The 2026 FIFA World Cup vote declared a join hosting effort between the US, Mexico and Canada. This has provided a major opportunity for the North American soccer scene to cultivate not only future national team stars, but a bustling creative scene offering a special dimension to the World’s biggest game.
adidas has revealed a content piece aiming to inspire a young and creative generation to embrace the opportunity that has risen with North America getting the 2026 World Cup. The film was created in Los Angeles and highlights that adidas look to collaborate with local artists and storytellers.
But what does the mean for the game itself? Soccer is much more than just what occurs on the pitch, it’s a culture and a lifestyle that many live through on a daily basis. And this is what adidas is looking to capture during this film, showing that is a tool that can be used to enhance the lives of young talented creators who want to find a route into the game they love.
The new campaign focused on the North America World Cup is a brand extension of adidas’ Creativity is the Answer, which calls filmmakers, photographers, artists and more from major cities around the world to co-create and shape the brand narrative.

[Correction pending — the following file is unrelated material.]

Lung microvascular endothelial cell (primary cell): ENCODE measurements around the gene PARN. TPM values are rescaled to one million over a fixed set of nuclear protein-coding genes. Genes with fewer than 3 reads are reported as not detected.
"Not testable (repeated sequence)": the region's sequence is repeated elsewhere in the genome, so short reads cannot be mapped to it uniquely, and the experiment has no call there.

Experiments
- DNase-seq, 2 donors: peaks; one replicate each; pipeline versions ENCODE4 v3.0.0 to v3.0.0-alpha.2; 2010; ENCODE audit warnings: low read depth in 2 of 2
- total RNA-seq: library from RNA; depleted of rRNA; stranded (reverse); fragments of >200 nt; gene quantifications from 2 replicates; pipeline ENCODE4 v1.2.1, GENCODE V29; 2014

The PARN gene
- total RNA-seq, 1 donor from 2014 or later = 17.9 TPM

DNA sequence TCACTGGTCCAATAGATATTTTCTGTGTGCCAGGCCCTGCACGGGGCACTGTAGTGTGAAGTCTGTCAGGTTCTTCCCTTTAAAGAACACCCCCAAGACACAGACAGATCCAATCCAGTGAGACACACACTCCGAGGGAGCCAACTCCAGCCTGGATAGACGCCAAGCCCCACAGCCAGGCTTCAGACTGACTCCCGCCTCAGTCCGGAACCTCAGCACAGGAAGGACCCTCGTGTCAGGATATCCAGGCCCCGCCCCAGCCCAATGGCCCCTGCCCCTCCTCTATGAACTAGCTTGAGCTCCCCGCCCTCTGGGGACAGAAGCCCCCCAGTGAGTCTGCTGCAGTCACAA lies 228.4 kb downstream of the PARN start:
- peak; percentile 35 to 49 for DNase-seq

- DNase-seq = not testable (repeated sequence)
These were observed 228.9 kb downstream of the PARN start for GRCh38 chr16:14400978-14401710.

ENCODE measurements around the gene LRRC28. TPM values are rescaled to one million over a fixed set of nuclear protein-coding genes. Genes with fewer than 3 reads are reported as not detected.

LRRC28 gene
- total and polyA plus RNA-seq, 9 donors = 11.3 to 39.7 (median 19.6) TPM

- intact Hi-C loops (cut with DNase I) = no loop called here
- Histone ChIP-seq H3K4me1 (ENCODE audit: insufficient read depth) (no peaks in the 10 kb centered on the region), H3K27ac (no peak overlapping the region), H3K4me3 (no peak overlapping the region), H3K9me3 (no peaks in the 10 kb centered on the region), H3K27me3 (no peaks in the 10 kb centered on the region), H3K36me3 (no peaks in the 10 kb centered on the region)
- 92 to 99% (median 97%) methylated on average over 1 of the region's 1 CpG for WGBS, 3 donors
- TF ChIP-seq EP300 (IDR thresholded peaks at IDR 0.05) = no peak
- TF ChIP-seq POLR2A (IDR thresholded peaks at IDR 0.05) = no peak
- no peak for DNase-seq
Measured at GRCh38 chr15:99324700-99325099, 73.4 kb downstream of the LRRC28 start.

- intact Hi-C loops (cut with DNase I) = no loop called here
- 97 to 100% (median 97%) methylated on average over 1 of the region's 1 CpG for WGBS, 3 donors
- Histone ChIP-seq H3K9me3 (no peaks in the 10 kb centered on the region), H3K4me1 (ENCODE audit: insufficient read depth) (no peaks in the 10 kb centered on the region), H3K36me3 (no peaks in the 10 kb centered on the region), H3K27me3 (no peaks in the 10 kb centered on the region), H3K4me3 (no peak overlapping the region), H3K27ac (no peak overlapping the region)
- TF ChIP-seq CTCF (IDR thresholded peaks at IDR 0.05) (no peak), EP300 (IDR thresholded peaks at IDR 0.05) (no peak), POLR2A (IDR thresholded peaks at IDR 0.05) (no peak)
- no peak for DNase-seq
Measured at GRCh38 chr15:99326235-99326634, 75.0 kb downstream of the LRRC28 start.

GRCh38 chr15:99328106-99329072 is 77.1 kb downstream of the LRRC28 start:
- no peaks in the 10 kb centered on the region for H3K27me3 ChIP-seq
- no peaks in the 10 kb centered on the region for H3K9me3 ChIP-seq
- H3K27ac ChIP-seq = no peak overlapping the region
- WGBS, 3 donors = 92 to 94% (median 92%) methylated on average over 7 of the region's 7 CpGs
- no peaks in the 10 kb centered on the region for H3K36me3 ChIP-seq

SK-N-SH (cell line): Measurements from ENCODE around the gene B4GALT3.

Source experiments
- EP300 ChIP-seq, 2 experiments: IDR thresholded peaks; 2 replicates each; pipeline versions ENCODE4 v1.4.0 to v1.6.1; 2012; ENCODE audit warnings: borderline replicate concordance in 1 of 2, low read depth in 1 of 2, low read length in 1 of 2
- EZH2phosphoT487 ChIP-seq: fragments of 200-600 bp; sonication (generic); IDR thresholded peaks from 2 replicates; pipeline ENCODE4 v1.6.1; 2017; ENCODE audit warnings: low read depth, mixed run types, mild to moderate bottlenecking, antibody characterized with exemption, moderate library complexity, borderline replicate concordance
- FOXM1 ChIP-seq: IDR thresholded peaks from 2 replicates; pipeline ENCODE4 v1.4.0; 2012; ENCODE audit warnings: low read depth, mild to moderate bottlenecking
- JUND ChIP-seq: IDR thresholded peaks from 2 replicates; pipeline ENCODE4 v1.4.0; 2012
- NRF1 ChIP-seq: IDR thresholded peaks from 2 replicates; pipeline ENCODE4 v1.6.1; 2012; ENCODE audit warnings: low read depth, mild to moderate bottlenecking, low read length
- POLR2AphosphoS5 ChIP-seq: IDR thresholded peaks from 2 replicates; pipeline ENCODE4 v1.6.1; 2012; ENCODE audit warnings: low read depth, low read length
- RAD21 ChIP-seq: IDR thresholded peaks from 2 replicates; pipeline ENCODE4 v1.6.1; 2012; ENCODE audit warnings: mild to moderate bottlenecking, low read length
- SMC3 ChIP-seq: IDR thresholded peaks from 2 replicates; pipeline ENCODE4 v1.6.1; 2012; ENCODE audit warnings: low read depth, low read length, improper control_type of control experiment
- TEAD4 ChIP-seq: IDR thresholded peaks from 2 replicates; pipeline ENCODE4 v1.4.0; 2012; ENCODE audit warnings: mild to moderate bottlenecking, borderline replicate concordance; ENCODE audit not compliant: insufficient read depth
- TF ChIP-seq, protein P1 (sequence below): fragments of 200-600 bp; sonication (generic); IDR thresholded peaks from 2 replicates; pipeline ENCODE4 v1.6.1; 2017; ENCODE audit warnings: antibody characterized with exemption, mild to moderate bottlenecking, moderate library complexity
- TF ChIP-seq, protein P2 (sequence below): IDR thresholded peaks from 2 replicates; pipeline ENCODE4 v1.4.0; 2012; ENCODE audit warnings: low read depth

Giovanni Reyna told adidas, “being creative on the field helps the rest of the country want to play the game and want to enjoy the game.” A resonating statement from the young NYCFC player because adidas is calling to embrace the creativity and if you do, it inspires others to create themselves.
“I think creativity is a way to connect to other people, it allows people to connect to each other and how can we push each other to be creative, says local artist Geoff Gouveia and this seems to be what adidas’ are tapping in to, to show that a wave of creativity in various sectors can develop the effort on the pitch for the national sides.